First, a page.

They say that inventors should find a need and fill it. I don’t know who needs a solar boosted pedal boat, but a design concept for one exists nonetheless. The boat features a center cockpit where up to four passengers can sit, alternating pedaling duties in two-person shifts. When you get tired (which should be after only a few minutes), switching to solar power can help lighten the load. I’m not sure if this concept will ever see the light of day, but in a world filled with non-solar powered pedal boats, it would be a welcome improvement.
When gas prices were at their highest, spending the weekend on your boat wasn’t really an option unless you had a couple hundred extra dollars to waste on fuel. This solar powered boat concept can go all day without ever visiting the gas tanks – and when the sun’s not enough to keep you moving, just start pedaling!
There were a few hiccups along the way, including a frustrating three-day wait off the coast of Australia when a storm blocked out the sun.“We have everything at our disposal: the know-how, technology, raw materials and renewable energy to become sustainable and protect the planet,”said the engineer, a nature lover who is also a pilot, ambulance man and mountain guide.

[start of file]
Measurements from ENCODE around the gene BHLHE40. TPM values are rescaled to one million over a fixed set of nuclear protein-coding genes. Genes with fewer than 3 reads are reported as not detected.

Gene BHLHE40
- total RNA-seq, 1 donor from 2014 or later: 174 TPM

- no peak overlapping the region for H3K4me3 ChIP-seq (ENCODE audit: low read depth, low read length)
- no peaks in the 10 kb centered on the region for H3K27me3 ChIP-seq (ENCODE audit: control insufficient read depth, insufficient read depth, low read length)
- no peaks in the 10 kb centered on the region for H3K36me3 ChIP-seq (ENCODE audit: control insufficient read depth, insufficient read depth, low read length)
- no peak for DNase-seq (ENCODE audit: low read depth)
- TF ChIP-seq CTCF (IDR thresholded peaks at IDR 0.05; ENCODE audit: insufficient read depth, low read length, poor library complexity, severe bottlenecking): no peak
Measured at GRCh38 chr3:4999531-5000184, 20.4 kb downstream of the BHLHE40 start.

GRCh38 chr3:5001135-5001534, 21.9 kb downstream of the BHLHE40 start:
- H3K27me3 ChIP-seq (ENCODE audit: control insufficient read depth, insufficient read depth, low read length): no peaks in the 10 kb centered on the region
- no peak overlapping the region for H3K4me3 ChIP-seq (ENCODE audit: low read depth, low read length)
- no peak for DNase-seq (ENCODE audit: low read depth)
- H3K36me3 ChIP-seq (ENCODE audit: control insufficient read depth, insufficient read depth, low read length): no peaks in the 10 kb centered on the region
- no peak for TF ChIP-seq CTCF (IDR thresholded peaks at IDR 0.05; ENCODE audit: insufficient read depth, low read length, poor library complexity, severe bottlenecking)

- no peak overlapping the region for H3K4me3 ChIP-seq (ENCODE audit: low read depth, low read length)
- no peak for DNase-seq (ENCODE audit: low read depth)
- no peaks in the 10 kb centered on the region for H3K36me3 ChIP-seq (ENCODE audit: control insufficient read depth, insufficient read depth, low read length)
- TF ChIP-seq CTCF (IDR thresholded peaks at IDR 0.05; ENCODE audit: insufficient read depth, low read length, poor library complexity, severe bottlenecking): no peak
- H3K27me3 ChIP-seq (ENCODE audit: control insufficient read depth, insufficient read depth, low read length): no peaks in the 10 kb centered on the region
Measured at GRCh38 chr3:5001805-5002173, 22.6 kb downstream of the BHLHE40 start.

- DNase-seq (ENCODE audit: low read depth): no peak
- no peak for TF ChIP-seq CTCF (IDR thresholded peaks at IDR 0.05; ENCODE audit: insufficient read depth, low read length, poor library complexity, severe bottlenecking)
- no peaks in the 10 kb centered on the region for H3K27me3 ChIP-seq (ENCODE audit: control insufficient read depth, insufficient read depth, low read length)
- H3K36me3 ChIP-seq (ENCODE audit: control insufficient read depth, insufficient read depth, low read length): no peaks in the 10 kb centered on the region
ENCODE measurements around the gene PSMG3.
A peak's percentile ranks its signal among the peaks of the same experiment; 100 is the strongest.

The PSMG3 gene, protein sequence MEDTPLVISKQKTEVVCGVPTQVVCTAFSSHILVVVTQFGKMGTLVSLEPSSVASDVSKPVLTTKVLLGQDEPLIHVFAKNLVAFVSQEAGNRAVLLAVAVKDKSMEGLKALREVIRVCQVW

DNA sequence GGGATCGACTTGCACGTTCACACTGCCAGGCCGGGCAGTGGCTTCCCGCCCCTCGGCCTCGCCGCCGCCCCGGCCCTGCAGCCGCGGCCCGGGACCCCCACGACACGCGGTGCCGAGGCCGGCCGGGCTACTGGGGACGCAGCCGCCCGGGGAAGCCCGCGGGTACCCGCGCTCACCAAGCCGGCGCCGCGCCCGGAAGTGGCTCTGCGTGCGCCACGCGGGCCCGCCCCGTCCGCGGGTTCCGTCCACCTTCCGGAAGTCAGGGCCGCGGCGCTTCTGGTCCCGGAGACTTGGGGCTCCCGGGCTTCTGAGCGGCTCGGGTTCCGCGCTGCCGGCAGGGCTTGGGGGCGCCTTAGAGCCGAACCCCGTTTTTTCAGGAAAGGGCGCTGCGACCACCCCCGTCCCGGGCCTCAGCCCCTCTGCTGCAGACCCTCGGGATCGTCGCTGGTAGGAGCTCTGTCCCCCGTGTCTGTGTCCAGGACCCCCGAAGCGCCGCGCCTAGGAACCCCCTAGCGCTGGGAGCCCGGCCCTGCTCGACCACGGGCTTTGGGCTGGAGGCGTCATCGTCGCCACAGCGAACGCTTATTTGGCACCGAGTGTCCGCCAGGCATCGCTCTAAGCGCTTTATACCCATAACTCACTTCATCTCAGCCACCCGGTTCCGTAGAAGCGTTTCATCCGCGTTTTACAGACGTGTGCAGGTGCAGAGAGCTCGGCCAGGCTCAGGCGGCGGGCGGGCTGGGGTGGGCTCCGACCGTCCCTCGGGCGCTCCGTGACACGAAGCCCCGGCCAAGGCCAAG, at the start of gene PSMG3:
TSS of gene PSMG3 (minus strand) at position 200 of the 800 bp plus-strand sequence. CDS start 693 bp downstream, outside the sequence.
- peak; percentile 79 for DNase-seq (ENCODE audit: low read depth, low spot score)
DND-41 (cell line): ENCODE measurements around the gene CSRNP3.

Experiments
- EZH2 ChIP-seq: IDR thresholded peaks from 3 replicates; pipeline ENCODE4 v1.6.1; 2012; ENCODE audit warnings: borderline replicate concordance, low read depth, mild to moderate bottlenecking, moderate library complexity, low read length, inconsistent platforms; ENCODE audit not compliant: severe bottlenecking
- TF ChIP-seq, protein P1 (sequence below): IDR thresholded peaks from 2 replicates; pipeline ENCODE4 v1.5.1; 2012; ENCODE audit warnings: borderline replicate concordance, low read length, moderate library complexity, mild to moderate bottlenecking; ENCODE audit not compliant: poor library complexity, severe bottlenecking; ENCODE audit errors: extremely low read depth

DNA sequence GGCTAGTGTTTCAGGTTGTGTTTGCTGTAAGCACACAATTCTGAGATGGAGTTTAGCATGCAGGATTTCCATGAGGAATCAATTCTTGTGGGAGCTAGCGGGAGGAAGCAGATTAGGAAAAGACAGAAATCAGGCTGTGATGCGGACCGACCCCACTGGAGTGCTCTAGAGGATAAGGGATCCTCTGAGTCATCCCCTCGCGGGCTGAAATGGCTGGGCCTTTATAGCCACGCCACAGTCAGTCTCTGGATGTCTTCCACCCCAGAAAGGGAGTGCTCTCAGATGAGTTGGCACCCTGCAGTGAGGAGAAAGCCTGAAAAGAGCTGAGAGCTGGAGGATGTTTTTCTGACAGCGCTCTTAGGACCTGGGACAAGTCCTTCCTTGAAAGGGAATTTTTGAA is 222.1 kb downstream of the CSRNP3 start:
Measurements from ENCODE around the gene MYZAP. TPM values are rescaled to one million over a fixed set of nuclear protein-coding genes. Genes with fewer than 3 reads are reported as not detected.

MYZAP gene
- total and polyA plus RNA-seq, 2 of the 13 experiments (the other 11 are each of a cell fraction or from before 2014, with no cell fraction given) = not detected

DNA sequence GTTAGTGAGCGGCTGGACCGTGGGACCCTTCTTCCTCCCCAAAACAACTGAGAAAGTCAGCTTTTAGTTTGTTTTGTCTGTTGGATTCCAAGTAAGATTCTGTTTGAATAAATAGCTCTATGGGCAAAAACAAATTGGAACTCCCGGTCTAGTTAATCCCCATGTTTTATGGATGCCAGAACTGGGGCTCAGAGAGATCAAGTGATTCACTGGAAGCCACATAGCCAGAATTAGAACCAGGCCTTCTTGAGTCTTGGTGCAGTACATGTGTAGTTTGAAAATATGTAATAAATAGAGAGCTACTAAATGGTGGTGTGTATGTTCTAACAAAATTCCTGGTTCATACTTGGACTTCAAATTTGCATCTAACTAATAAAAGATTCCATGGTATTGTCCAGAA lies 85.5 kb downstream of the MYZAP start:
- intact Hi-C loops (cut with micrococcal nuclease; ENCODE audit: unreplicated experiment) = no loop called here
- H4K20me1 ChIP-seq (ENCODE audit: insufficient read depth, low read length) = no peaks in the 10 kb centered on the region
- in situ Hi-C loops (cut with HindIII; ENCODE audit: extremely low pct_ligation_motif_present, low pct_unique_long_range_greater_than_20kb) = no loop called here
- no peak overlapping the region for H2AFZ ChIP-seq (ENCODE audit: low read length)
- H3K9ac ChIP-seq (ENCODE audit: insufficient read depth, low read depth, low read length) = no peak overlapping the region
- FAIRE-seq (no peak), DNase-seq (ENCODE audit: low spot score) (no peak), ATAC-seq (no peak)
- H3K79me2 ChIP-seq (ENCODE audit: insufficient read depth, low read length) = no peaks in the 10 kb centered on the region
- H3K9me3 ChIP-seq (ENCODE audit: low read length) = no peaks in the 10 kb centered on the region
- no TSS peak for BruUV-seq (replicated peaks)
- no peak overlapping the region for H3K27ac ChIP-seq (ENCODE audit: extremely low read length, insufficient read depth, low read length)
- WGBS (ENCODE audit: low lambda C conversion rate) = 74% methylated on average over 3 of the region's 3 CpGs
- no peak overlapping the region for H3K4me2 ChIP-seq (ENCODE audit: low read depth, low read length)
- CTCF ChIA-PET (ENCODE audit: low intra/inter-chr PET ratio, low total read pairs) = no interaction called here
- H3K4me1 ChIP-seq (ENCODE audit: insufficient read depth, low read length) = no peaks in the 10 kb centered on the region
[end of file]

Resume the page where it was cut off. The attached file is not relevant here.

Planetsolar can produce up to 500 or 600 kilowatts per hour in good weather – enough to travel 300 kilometers when the battery is fully charged using engines no more powerful than those on a scooter.
Everything on board is solar-powered: from the boat’s engines and the on-board computers to the hot water and the light bulbs.
“The boat wasn’t easy to build, but we built it in a record time of year-and-a-half years,” said Jens Langwasser, 28, the chief builder.
“We had a lot of problems with finding the right panels, the right battery.
It hasn’t been easy. This is solar energy. You go on the road with storms, rain and all types of conditions. You never know what will happen.”As the boat requires maximum sunlight to move, it had to sail as close as possible to the Equator and follow routes that constantly had to change, based on how much sunlight was forecast for any particular day.
Erwin said that despite all the frustrations he was thrilled about the implications of solar-powered travel.Ibor, a resident of Calvi where the ship arrived on one of its final legs of the world tour, said he was impressed.Raphael said he has managed to show to industrialists, businessmen and politicians that his were not just fantasies from the novels of Jules Verne such as “Around the World in 80 days”, but feasible ideas.
His first victory is already secure. As the Planetsolar was passing the Galapagos Islands, the government there decided to ban access to one of the archipelago’s islands to all boats except for solar or electric-powered ones.